Mr. Wright states that, “The leach response at Lemhi has consistently, over a wide spatial area and grade range of the resource, provided gold recoveries in the mid to upper 90% range. The initial metallurgical response is very encouraging and strongly supports continued studies to advance the property into a preliminary economic assessment.”
2021 Metallurgical Program
Freeman’s 2021 metallurgical program consisted of two phases and was performed by SGS Mineral Services of Burnaby BC (“SGS“). The program ran tests on fourteen intervals and composites obtained from archived assay rejects originating from 2012 diamond drill core (Phase 1) and from two 2020 PQ diamond drill core intervals (Phase 2). These samples were used for both comminution and leach studies. The drill holes selected are distributed over a significant area of the resource and include samples at depths of 202 metres below surface (Figure 1). Figure 1 also includes drill holes selected for further metallurgical test work.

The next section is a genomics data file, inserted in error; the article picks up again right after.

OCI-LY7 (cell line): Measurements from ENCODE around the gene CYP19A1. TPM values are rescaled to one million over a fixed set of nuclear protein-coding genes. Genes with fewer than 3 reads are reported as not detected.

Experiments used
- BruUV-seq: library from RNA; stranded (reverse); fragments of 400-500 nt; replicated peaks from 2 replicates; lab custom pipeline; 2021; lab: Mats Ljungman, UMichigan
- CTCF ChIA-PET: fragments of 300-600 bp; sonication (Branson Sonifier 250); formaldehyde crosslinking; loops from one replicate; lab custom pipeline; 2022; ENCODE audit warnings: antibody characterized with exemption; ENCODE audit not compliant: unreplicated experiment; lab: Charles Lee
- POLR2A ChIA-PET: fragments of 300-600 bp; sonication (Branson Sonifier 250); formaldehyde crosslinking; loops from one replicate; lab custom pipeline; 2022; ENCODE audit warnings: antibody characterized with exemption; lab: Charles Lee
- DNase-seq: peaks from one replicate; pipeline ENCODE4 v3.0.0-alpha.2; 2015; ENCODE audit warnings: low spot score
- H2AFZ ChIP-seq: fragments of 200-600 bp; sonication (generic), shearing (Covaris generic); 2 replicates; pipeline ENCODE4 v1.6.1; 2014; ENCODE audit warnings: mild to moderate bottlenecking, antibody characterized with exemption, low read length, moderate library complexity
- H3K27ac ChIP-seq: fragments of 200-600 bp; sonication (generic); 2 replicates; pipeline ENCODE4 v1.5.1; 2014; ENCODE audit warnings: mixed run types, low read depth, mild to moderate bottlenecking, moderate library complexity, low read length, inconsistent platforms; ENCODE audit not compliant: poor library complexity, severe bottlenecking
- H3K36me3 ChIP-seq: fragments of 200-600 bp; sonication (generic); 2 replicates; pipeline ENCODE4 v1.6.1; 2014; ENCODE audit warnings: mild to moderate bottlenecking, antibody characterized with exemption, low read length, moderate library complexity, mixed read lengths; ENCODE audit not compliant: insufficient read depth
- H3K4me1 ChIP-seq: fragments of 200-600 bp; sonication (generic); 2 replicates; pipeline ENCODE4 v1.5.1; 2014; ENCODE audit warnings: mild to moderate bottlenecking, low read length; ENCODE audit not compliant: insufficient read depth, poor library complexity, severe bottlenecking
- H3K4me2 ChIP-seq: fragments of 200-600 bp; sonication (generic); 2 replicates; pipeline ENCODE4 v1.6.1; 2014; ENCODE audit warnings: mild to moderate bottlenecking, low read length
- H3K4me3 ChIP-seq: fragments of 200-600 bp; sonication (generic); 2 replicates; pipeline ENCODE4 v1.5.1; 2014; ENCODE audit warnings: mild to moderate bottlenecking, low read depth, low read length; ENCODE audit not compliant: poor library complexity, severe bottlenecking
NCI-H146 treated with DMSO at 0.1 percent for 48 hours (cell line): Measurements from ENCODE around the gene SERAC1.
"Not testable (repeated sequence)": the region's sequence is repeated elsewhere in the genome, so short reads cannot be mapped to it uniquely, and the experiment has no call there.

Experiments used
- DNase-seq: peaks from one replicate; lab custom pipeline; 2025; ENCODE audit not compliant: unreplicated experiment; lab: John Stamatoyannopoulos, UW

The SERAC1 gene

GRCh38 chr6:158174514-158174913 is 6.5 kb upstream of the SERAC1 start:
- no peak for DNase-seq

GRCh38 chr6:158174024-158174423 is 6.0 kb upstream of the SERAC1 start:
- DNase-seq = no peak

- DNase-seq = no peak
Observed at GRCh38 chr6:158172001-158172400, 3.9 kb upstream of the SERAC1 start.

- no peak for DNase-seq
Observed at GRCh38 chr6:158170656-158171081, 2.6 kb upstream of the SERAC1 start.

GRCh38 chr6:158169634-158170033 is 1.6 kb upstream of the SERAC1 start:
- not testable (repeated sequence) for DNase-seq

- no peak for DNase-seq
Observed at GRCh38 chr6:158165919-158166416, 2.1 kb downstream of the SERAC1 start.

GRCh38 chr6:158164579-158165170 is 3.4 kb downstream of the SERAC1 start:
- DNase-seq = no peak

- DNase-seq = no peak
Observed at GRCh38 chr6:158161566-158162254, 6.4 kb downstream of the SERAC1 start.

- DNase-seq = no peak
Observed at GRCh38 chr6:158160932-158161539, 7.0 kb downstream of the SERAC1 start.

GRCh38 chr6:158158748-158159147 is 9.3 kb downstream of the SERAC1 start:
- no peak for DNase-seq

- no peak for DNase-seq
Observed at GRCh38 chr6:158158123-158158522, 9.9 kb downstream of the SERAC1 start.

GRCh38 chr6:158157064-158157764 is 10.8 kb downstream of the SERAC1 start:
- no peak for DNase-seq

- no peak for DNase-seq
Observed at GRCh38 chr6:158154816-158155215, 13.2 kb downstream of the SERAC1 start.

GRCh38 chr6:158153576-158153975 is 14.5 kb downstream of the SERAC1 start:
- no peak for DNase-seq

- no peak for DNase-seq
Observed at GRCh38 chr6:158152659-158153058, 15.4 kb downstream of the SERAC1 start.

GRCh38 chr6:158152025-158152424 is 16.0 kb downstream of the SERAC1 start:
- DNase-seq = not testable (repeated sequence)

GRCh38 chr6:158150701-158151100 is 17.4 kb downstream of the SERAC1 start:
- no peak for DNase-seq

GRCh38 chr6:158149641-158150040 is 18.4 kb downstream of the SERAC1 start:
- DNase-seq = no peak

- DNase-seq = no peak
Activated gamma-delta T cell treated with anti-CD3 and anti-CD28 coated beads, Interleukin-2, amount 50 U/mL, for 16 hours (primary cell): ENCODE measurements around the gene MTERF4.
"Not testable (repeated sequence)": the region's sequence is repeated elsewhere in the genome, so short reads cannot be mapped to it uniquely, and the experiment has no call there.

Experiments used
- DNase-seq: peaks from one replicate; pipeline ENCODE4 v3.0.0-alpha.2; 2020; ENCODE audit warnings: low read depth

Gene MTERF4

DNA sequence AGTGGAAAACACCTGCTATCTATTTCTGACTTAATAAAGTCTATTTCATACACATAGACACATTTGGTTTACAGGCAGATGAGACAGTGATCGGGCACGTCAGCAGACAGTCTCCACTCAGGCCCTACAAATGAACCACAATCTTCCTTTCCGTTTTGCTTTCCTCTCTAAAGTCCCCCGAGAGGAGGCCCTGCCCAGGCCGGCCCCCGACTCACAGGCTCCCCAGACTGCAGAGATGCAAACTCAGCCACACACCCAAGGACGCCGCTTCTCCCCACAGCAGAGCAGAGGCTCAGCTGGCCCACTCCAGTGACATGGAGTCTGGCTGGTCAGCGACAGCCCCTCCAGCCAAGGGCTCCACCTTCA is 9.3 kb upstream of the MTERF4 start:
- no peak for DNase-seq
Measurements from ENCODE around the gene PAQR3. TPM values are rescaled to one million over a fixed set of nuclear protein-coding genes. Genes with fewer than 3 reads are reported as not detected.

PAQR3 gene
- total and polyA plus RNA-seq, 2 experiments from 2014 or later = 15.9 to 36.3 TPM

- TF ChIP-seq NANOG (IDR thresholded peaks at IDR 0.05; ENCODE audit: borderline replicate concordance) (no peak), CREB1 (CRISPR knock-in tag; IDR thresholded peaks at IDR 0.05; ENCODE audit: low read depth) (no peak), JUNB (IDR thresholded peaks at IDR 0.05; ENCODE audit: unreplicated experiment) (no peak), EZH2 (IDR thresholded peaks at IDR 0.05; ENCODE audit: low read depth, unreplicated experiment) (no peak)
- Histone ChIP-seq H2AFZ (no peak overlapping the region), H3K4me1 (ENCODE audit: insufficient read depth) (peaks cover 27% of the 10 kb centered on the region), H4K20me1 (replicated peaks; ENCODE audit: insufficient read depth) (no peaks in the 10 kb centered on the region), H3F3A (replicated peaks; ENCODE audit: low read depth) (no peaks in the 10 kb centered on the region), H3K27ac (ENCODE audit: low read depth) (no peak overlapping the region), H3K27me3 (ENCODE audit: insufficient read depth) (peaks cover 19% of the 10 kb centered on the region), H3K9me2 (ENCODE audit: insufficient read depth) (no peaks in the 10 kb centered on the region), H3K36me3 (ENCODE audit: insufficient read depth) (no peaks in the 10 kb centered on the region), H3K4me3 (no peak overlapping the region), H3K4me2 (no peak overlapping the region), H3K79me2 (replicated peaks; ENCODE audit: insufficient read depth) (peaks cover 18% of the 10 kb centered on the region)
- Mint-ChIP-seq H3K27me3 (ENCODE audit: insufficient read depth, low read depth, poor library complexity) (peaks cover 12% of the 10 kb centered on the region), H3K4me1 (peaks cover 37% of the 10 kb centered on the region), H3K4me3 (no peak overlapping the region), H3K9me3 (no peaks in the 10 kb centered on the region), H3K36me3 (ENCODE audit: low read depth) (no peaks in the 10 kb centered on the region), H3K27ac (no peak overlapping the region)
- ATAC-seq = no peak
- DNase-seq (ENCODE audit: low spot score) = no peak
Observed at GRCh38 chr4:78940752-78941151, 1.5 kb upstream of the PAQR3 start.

As further described in the Company’s press release dated January 19, 2021, historical metallurgical test work had been performed in the 1990s by Kappes Cassiday and Associates, of Reno, Nevada. This work primarily focused on column leach testing to evaluate the merits of a heap leach facility. It resulted in an overall gold recovery averaging 70%, although near surface and higher grade materials provided significantly higher recovery. Based on this work the indicated equivalent heap retention would be well over 100 days.
Given the results of the historical testing, the bulk of the 2021 metallurgical program was directed primarily to evaluate tank leach procedures, suitable to carbon in pulp (CIP) treatment. This extractive process was pursued due to Lemhi’s coarse grain gold component and overall higher gold grade nature as compared to a typical heap leach operation. CIP is well suited to deposits of this type in higher gold price environments. Heap leach is still being considered an option for lower grade materials.